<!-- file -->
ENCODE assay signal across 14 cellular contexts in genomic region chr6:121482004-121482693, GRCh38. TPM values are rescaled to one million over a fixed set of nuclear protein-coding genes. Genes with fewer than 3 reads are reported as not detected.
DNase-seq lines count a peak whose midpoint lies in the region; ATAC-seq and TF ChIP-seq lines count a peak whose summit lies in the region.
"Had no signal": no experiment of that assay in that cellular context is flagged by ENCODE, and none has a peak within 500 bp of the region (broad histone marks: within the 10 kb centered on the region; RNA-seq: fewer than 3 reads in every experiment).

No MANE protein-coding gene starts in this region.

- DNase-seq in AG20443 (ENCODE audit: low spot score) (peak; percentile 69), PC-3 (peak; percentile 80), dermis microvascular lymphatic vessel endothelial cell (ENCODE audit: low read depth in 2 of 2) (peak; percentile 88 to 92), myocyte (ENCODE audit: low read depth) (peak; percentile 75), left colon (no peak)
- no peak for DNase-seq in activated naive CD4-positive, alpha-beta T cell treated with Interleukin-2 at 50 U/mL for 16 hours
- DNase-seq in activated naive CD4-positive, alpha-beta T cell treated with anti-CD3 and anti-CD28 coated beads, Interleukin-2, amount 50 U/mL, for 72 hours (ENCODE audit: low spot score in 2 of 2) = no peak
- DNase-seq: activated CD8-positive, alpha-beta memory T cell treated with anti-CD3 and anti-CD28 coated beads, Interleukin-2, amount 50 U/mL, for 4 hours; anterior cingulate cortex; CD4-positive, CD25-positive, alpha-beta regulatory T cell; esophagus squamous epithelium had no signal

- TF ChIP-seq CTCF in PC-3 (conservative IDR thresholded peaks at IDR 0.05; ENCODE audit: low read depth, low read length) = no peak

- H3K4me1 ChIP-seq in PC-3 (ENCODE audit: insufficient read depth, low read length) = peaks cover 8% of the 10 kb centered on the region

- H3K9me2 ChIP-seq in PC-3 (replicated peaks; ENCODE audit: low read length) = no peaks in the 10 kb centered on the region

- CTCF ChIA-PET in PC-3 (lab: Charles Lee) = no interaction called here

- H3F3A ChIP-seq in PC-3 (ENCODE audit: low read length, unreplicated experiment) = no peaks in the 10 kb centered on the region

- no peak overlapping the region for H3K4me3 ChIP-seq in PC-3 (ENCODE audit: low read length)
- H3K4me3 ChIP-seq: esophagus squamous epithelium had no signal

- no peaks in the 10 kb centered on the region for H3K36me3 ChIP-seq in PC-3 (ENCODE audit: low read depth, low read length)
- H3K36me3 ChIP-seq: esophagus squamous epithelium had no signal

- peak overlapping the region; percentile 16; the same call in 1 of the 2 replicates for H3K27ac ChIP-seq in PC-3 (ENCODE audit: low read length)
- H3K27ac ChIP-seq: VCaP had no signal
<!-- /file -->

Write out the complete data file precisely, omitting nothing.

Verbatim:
ENCODE assay signal across 14 cellular contexts in genomic region chr6:121482004-121482693, GRCh38. TPM values are rescaled to one million over a fixed set of nuclear protein-coding genes. Genes with fewer than 3 reads are reported as not detected.
DNase-seq lines count a peak whose midpoint lies in the region; ATAC-seq and TF ChIP-seq lines count a peak whose summit lies in the region.
"Had no signal": no experiment of that assay in that cellular context is flagged by ENCODE, and none has a peak within 500 bp of the region (broad histone marks: within the 10 kb centered on the region; RNA-seq: fewer than 3 reads in every experiment).

No MANE protein-coding gene starts in this region.

- DNase-seq in AG20443 (ENCODE audit: low spot score) (peak; percentile 69), PC-3 (peak; percentile 80), dermis microvascular lymphatic vessel endothelial cell (ENCODE audit: low read depth in 2 of 2) (peak; percentile 88 to 92), myocyte (ENCODE audit: low read depth) (peak; percentile 75), left colon (no peak)
- no peak for DNase-seq in activated naive CD4-positive, alpha-beta T cell treated with Interleukin-2 at 50 U/mL for 16 hours
- DNase-seq in activated naive CD4-positive, alpha-beta T cell treated with anti-CD3 and anti-CD28 coated beads, Interleukin-2, amount 50 U/mL, for 72 hours (ENCODE audit: low spot score in 2 of 2) = no peak
- DNase-seq: activated CD8-positive, alpha-beta memory T cell treated with anti-CD3 and anti-CD28 coated beads, Interleukin-2, amount 50 U/mL, for 4 hours; anterior cingulate cortex; CD4-positive, CD25-positive, alpha-beta regulatory T cell; esophagus squamous epithelium had no signal

- TF ChIP-seq CTCF in PC-3 (conservative IDR thresholded peaks at IDR 0.05; ENCODE audit: low read depth, low read length) = no peak

- H3K4me1 ChIP-seq in PC-3 (ENCODE audit: insufficient read depth, low read length) = peaks cover 8% of the 10 kb centered on the region

- H3K9me2 ChIP-seq in PC-3 (replicated peaks; ENCODE audit: low read length) = no peaks in the 10 kb centered on the region

- CTCF ChIA-PET in PC-3 (lab: Charles Lee) = no interaction called here

- H3F3A ChIP-seq in PC-3 (ENCODE audit: low read length, unreplicated experiment) = no peaks in the 10 kb centered on the region

- no peak overlapping the region for H3K4me3 ChIP-seq in PC-3 (ENCODE audit: low read length)
- H3K4me3 ChIP-seq: esophagus squamous epithelium had no signal

- no peaks in the 10 kb centered on the region for H3K36me3 ChIP-seq in PC-3 (ENCODE audit: low read depth, low read length)
- H3K36me3 ChIP-seq: esophagus squamous epithelium had no signal

- peak overlapping the region; percentile 16; the same call in 1 of the 2 replicates for H3K27ac ChIP-seq in PC-3 (ENCODE audit: low read length)
- H3K27ac ChIP-seq: VCaP had no signal